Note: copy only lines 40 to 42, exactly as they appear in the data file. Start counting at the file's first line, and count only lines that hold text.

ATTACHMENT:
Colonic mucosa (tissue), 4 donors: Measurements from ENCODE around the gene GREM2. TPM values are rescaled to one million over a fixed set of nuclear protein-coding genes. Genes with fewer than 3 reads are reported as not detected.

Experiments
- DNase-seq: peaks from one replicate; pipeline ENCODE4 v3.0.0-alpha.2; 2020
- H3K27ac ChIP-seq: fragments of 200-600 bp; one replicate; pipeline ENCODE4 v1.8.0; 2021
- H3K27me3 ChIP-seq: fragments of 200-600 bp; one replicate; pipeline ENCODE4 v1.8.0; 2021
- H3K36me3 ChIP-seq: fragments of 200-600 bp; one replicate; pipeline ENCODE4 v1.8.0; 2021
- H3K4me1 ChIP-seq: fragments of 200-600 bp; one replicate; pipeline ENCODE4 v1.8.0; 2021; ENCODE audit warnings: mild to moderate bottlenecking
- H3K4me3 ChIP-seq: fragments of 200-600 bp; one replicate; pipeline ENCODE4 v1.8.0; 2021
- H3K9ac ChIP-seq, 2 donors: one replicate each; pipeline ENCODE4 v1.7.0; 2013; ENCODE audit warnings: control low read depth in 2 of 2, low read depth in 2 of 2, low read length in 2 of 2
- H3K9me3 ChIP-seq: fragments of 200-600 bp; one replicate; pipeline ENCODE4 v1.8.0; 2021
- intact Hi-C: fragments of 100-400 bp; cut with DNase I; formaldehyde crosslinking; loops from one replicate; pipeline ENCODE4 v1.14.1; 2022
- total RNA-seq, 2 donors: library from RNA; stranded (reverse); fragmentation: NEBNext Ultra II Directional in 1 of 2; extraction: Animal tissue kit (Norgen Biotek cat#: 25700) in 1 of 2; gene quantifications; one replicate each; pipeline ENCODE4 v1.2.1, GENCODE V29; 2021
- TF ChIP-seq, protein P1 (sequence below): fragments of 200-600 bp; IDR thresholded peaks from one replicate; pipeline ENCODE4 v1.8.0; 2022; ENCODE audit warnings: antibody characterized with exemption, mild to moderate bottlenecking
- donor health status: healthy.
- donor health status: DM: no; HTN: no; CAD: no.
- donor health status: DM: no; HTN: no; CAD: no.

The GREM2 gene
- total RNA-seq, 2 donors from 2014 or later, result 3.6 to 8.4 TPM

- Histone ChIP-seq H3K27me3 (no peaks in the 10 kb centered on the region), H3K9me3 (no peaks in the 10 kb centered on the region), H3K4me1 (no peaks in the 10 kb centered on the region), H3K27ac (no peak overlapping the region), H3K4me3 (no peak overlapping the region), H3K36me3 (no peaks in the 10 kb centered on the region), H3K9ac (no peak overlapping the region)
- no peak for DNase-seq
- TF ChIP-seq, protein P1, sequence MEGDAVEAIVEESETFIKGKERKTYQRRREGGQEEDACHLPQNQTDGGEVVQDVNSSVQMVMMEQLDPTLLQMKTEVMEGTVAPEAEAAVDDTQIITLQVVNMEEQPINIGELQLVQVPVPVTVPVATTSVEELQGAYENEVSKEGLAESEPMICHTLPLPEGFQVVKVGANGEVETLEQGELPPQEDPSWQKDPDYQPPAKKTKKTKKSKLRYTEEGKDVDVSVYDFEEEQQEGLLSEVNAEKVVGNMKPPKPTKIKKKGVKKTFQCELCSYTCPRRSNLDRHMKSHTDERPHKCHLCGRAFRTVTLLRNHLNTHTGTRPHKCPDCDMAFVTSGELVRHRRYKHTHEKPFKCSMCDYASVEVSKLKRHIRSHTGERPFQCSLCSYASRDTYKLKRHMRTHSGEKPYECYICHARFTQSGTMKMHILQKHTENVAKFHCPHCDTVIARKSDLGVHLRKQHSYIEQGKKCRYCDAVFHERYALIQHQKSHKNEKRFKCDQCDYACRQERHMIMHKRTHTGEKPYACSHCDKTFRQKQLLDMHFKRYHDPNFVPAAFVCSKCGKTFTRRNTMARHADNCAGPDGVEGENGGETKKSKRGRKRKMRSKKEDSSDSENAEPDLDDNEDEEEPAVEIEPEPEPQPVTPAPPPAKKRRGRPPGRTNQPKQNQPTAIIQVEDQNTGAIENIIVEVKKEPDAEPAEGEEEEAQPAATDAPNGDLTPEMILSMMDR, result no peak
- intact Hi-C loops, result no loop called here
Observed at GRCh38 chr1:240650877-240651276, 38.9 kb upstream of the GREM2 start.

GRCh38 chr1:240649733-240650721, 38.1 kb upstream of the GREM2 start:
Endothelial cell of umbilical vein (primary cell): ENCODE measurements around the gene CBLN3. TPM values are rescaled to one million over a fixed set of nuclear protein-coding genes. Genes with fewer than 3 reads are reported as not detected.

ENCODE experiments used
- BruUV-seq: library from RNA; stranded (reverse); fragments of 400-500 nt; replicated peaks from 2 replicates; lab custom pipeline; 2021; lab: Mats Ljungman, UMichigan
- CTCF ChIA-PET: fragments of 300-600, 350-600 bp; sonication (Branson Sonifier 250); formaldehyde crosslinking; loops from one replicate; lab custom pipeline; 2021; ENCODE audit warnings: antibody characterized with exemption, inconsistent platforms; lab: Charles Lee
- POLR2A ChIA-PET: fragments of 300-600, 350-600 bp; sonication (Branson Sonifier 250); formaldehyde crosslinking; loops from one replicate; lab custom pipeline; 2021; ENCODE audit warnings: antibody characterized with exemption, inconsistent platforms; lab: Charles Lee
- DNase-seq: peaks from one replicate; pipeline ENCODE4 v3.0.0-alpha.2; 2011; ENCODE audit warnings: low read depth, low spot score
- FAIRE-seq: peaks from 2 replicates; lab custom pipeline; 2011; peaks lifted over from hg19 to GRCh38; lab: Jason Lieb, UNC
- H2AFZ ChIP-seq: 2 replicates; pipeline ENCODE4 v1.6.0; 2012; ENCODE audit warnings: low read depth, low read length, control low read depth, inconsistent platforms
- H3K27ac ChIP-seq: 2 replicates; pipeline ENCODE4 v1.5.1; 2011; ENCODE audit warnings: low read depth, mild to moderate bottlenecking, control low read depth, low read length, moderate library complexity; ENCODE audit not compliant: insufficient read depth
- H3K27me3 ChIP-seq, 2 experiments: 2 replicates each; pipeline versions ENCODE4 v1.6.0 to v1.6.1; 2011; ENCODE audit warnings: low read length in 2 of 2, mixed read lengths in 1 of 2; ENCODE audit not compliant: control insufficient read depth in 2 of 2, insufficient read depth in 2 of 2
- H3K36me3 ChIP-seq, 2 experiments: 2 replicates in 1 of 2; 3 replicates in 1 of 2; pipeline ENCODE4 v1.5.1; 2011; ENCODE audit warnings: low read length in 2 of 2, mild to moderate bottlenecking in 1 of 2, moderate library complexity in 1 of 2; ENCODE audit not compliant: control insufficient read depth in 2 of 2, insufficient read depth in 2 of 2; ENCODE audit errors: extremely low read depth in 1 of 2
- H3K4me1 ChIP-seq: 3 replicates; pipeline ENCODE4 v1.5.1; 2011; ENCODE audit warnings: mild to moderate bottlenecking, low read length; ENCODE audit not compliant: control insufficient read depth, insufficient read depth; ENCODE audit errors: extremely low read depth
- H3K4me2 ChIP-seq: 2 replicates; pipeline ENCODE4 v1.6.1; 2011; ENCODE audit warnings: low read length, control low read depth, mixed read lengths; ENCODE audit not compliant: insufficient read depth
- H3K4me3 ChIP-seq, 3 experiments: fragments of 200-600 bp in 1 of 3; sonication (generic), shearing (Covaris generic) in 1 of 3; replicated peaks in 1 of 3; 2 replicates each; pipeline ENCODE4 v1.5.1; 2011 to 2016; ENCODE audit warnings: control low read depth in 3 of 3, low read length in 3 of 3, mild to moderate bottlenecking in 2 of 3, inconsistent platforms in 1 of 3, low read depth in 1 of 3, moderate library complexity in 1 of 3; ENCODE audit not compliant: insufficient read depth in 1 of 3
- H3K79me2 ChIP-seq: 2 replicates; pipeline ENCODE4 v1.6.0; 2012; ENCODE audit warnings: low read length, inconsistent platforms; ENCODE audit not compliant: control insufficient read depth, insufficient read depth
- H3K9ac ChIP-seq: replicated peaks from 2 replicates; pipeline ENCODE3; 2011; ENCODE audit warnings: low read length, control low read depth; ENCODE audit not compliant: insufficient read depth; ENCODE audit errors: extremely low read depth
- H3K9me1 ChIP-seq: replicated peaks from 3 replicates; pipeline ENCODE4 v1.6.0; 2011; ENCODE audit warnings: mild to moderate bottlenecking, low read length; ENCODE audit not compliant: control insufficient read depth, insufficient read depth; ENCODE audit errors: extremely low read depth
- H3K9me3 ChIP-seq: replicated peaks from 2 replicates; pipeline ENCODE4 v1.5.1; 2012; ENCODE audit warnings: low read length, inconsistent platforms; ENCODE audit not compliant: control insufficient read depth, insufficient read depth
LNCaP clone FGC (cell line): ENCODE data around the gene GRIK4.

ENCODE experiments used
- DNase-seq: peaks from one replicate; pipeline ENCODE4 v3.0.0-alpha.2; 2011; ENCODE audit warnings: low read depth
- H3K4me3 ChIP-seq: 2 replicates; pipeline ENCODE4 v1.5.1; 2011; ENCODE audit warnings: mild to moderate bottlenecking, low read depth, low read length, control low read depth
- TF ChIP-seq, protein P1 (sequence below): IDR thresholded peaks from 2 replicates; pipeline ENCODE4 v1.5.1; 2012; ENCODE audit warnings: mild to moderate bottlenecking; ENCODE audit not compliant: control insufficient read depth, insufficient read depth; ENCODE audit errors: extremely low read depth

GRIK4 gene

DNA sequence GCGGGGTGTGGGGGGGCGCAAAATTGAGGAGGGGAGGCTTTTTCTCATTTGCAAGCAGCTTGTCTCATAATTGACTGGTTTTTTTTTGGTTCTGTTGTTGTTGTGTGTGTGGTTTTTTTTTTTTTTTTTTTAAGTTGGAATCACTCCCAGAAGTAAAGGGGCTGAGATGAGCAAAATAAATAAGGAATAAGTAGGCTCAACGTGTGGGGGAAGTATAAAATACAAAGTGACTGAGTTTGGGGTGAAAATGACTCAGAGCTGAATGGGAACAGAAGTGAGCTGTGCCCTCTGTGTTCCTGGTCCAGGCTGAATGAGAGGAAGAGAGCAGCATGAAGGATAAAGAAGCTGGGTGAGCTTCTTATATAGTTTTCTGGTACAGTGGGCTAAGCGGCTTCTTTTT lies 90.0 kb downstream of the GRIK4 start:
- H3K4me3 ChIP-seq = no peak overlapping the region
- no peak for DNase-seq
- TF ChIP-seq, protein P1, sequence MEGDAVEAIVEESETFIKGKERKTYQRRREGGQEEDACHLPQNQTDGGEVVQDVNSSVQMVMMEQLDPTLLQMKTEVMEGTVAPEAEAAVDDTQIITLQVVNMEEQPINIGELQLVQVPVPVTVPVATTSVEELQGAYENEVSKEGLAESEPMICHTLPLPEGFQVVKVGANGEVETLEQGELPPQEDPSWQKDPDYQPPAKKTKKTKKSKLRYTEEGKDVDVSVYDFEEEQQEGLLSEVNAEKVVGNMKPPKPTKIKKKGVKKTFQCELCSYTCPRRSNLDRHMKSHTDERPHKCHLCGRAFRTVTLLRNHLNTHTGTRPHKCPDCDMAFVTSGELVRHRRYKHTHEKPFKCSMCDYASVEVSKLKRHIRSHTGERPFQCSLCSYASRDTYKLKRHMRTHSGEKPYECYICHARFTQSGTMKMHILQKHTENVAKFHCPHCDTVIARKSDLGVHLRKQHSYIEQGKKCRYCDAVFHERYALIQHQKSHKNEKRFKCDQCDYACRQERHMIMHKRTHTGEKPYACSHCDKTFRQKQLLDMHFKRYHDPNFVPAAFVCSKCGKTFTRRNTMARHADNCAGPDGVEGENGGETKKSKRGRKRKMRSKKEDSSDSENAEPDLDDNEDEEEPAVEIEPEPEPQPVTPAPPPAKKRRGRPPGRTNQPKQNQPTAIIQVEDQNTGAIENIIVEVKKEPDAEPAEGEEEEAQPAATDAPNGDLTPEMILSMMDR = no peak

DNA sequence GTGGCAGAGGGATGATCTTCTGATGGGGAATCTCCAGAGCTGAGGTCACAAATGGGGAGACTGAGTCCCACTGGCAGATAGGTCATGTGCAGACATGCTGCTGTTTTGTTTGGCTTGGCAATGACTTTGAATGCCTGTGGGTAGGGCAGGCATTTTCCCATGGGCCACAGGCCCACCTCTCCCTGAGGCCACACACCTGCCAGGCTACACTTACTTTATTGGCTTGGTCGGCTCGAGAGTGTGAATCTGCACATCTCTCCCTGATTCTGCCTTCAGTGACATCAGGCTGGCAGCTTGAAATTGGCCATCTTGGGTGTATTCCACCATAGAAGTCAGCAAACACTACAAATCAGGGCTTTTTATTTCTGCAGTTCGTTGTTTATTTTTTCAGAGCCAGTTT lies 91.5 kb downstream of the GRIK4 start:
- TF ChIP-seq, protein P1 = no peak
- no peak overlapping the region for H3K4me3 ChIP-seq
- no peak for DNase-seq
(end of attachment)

- H3K9ac ChIP-seq: replicated peaks from 2 replicates; pipeline ENCODE3; 2011; ENCODE audit warnings: low read length, control low read depth; ENCODE audit not compliant: insufficient read depth; ENCODE audit errors: extremely low read depth
- H3K9me1 ChIP-seq: replicated peaks from 3 replicates; pipeline ENCODE4 v1.6.0; 2011; ENCODE audit warnings: mild to moderate bottlenecking, low read length; ENCODE audit not compliant: control insufficient read depth, insufficient read depth; ENCODE audit errors: extremely low read depth
- H3K9me3 ChIP-seq: replicated peaks from 2 replicates; pipeline ENCODE4 v1.5.1; 2012; ENCODE audit warnings: low read length, inconsistent platforms; ENCODE audit not compliant: control insufficient read depth, insufficient read depth